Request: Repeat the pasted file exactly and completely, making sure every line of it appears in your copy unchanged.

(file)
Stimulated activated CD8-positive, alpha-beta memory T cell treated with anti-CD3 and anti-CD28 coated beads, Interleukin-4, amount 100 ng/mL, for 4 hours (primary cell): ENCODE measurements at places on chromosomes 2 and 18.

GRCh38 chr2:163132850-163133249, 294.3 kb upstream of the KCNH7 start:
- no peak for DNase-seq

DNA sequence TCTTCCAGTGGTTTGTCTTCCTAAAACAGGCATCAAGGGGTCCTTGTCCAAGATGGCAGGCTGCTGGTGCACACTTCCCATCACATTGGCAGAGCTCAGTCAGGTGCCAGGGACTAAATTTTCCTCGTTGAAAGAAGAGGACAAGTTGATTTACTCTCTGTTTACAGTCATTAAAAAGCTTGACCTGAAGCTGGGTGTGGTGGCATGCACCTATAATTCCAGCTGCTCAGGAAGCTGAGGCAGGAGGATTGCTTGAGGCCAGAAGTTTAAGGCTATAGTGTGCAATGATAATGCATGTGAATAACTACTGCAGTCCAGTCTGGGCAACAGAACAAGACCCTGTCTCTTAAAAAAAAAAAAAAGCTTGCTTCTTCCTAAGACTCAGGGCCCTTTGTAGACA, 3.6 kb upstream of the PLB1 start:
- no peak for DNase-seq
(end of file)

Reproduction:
Stimulated activated CD8-positive, alpha-beta memory T cell treated with anti-CD3 and anti-CD28 coated beads, Interleukin-4, amount 100 ng/mL, for 4 hours (primary cell): ENCODE measurements at places on chromosomes 2 and 18.

GRCh38 chr2:163132850-163133249, 294.3 kb upstream of the KCNH7 start:
- no peak for DNase-seq

DNA sequence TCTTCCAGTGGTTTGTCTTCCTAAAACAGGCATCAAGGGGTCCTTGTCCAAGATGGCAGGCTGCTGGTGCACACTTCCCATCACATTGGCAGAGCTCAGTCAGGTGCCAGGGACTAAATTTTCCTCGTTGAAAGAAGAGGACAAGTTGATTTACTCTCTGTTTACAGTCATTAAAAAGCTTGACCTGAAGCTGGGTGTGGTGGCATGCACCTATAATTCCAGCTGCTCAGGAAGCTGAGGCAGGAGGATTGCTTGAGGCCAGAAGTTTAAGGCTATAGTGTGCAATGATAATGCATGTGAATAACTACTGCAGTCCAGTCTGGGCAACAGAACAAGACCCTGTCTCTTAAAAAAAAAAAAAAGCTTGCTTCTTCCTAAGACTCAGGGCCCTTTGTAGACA, 3.6 kb upstream of the PLB1 start:
- no peak for DNase-seq